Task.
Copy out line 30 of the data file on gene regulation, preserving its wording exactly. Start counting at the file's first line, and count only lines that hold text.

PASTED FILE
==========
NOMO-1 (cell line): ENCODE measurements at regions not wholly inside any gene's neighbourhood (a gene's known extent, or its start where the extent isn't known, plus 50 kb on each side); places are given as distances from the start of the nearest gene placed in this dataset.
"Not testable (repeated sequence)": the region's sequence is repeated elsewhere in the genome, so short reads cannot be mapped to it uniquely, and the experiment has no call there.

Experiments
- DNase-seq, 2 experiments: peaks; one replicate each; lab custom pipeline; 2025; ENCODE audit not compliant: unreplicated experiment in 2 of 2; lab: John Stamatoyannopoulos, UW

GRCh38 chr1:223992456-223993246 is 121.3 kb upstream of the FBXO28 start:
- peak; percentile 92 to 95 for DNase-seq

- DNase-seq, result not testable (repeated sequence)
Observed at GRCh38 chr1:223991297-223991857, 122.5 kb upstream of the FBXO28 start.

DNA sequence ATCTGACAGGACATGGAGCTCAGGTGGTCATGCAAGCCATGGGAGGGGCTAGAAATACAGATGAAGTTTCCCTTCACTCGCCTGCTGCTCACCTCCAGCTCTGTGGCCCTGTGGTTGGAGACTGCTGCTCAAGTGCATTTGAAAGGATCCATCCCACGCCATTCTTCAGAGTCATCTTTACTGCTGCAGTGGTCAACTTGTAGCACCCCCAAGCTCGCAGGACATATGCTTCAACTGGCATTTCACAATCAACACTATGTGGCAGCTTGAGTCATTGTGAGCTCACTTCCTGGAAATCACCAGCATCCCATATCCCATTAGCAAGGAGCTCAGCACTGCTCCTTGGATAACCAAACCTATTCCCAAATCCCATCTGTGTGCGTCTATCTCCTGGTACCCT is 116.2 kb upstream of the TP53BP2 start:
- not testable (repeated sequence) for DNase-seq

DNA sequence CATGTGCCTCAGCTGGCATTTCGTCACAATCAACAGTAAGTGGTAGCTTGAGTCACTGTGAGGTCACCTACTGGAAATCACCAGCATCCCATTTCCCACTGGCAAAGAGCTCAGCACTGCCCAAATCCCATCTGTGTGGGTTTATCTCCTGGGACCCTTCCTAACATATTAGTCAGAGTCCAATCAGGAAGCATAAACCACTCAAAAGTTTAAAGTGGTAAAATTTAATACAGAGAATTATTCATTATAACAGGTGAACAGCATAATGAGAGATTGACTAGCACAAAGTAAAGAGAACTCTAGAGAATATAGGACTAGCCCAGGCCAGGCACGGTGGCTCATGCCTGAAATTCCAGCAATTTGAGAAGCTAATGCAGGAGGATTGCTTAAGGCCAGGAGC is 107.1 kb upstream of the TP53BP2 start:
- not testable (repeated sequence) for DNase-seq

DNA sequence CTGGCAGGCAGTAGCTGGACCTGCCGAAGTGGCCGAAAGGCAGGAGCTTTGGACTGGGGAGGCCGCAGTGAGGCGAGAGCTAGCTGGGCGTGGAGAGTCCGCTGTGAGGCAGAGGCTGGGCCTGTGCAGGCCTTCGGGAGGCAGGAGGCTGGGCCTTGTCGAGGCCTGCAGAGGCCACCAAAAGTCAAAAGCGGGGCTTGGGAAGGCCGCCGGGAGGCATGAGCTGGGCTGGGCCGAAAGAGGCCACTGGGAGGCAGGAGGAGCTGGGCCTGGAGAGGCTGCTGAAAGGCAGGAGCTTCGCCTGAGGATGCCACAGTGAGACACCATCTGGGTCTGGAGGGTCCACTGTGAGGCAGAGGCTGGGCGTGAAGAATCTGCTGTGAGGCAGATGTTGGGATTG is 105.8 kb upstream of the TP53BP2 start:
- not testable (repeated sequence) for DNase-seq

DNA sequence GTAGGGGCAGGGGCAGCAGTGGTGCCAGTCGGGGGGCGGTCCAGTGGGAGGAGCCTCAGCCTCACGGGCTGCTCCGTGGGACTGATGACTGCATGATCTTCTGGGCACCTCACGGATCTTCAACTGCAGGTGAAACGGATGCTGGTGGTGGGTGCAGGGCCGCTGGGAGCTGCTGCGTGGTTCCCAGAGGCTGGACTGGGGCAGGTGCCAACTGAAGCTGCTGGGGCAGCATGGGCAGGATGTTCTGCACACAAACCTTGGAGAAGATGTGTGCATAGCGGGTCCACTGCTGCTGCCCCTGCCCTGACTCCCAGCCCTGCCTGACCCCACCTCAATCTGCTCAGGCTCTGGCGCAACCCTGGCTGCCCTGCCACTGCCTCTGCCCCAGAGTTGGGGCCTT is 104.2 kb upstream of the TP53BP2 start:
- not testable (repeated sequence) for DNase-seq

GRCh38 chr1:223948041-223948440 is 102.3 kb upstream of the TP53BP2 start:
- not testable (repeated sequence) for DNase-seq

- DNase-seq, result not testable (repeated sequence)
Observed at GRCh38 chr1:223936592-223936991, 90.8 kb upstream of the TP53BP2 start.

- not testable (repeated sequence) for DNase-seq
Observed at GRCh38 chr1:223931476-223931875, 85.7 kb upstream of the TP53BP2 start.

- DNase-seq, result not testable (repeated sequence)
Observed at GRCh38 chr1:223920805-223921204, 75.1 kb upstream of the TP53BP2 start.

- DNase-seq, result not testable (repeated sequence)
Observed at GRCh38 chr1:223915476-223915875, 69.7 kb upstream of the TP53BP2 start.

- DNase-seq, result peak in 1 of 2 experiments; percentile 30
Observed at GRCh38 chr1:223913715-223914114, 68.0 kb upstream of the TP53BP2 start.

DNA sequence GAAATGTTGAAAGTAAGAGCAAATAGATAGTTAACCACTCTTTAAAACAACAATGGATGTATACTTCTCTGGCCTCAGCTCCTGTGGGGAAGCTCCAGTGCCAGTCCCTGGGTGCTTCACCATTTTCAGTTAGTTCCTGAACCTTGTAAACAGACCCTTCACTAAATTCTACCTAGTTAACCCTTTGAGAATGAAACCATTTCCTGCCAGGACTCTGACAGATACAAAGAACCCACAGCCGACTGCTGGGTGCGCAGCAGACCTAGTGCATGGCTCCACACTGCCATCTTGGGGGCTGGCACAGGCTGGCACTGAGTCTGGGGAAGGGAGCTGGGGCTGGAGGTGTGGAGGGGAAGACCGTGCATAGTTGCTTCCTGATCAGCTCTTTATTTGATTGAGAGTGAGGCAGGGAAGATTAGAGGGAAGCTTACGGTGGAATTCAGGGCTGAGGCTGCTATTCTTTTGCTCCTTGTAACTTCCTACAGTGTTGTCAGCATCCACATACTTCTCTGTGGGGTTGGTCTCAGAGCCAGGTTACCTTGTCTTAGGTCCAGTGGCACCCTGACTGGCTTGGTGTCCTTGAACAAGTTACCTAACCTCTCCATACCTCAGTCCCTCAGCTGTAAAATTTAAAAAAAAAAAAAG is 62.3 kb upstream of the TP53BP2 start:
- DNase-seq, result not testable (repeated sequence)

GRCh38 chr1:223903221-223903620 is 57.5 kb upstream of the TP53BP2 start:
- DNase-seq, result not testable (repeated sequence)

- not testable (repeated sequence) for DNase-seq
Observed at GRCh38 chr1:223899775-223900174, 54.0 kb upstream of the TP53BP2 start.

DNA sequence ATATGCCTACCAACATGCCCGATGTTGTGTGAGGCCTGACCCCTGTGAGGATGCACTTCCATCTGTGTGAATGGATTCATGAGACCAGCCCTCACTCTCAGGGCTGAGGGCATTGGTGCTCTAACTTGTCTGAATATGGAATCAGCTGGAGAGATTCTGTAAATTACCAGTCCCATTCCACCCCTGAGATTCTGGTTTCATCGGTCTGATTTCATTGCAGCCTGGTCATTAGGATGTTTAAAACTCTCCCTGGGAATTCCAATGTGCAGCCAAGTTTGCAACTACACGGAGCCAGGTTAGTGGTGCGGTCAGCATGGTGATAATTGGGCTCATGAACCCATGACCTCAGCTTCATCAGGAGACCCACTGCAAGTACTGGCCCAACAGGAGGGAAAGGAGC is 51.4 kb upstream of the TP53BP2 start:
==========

- DNase-seq, result not testable (repeated sequence)